Painting and coloring white hard-boiled eggs is a springtime tradition that symbolizes new life, fertility, and rebirth. Once the eggs are decorated, they're hidden for children to find during an egg hunt. What if you want to enjoy naturally colored eggs year-round? Raising certain chicken breeds can help you do just that. Today, we’re going to discuss what color eggs do chickens lay and the associated breeds.
What Determines the Color?
According to Michigan State University Extension, the hen’s breed indicates what color eggs she produces. That’s how we determine what color eggs chickens lay. An interesting tip is to look at the chicken's ear lobes; typically, those with white earlobes produce white eggs. The exception to this is hybrid chickens or those from mixed parent stock, as well as Silkies. Silkies have blue earlobes but sadly lay white eggs.
Egg color genetics don’t come from one parent. Genes from both parents influence shell color.
Within a breed, egg color is predominantly the same. Again, the egg-ception is in hybrid species. Individual hens in a hybrid breed flock can lay different colored eggs based upon their heritage.
When the Egg Comes First, What Color is It?
All eggs actually start out as white eggs. The internal dyeing process is what causes eggs to change colors. Are you visualizing a cup filled with food coloring inside the hen?
Hens don’t dye their eggs the same as hoomans. Forming an eggshell inside the hen takes 20 hours. Eggshell pigmentation takes 5-6 additional hours and occurs as the eggs through the hen’s oviduct. The pigment that causes the eggs to turn blue, brown, green, or a variety of shades in between is only deposited on the eggshell's surface. This is why when you crack the egg, for the most part, they all look the same.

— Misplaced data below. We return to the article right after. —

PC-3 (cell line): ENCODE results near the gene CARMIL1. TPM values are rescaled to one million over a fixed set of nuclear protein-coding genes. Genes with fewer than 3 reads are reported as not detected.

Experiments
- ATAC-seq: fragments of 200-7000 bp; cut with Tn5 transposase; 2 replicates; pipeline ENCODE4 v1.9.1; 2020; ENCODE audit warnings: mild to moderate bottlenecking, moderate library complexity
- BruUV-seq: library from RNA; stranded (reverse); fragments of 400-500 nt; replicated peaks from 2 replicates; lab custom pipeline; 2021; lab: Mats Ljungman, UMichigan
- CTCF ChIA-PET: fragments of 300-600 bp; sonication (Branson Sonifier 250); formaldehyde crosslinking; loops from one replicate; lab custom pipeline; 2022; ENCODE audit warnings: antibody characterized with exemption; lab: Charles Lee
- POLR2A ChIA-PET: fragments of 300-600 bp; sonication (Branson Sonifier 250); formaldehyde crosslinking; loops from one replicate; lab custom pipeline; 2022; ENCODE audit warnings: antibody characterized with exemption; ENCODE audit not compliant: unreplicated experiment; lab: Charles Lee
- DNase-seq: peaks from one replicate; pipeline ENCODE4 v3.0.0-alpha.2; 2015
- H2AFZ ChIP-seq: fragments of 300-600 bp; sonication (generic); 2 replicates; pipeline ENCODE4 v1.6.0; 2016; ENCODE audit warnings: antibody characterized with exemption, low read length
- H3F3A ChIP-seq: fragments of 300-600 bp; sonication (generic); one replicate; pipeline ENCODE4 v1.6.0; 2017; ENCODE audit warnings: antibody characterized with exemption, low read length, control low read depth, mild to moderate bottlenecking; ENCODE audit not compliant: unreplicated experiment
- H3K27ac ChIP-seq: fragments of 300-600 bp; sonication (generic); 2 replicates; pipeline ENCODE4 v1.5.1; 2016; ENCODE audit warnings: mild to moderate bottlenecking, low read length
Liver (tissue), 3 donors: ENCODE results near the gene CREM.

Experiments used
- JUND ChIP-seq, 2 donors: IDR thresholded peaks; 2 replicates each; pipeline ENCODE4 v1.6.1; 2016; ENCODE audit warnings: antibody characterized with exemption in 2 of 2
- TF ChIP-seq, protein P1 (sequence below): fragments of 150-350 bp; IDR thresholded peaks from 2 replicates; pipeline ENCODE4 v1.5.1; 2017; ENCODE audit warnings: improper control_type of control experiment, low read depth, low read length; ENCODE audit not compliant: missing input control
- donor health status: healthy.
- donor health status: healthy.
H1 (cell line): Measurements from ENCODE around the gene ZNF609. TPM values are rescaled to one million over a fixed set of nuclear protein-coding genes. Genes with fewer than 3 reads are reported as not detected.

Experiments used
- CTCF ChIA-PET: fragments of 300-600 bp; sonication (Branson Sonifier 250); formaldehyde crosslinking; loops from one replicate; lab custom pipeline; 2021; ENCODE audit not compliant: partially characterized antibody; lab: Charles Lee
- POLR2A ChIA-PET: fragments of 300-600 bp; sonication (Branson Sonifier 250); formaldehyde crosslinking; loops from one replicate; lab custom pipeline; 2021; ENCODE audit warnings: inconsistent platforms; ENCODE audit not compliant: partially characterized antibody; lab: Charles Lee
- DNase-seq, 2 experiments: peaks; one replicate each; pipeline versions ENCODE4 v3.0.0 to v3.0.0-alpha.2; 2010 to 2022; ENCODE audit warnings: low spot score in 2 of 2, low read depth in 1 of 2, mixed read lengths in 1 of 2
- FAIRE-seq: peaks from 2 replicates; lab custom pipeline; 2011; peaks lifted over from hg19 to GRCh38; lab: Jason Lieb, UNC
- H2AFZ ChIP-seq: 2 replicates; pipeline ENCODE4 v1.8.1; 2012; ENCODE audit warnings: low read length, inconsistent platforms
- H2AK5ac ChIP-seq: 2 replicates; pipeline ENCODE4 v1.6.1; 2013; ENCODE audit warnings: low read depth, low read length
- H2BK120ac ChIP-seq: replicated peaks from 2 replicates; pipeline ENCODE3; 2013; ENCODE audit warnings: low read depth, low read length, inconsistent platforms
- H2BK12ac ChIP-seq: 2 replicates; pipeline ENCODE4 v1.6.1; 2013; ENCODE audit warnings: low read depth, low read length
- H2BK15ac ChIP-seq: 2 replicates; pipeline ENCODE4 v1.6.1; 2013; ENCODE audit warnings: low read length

If you want to learn more about chicken anatomy, we've got a blog that tells you everything you need to know.
How Many Egg Colors Can One Chicken Produce?
One. Each chicken only lays one color of an egg during its lifetime.
Are They More Nutritious or do They Taste Better?
If you're a chocolate fan like me, one would hope that an egg in a chocolate brown shade tastes like chocolate. Unfortunately, that's not the case. All eggs taste the same. Feel free to try that logic to convince someone to eat eggs who isn't a fan 😆.
Also, all eggs have the same nutritional content.
What Breeds Lay Colored Eggs?
Most of the best egg-laying chicken breeds don’t lay colored eggs. In fact, the top layer breeds, such as the White Leghorn, lay plain old white eggs. However, here’s a chart showing what color eggs chickens lay. Additionally, we selected six common chicken breeds that lay colored eggs. Finally, these breeds are tolerant of a variety of climates and easy to find. We didn’t want to send you down a rabbit hole in search of a rare chicken breed.
This is one of the few times you’ll hear someone recommend putting all your eggs in one basket. If your girls produce colored eggs, we’d love to see the results. Additionally, if our article convinced you to adopt hens that lay colored eggs, we want to see them too! Please comment on our socials or email your thoughts to firstname.lastname@example.org.
DISCLAIMER: The links and information are being provided as a convenience and for informational purposes only; they do not constitute an endorsement or an approval by Small Pet Select of any of the products, services or opinions of the corporation or organization or individual.
VETERINARY DISCLAIMER: We are not veterinarians, and none of our information should be construed as veterinary advice. If your pet is acting unwell, you have concerns for their well being, or before adding any new product, please contact your veterinarian immediately.
NATURAL PRODUCTS DISCLAIMER: Please note that Small Pet Select’s products contain all-natural, farm-fresh ingredients. Additionally, all toys and chews are handmade by American artisans. Therefore, there may be slight variations from one item to the next, or the product may not look exactly as pictured on Small Pet Select’s website.
Interested in learning more about chickens? Check out these articles!
Best Chicken Breeds for Beginners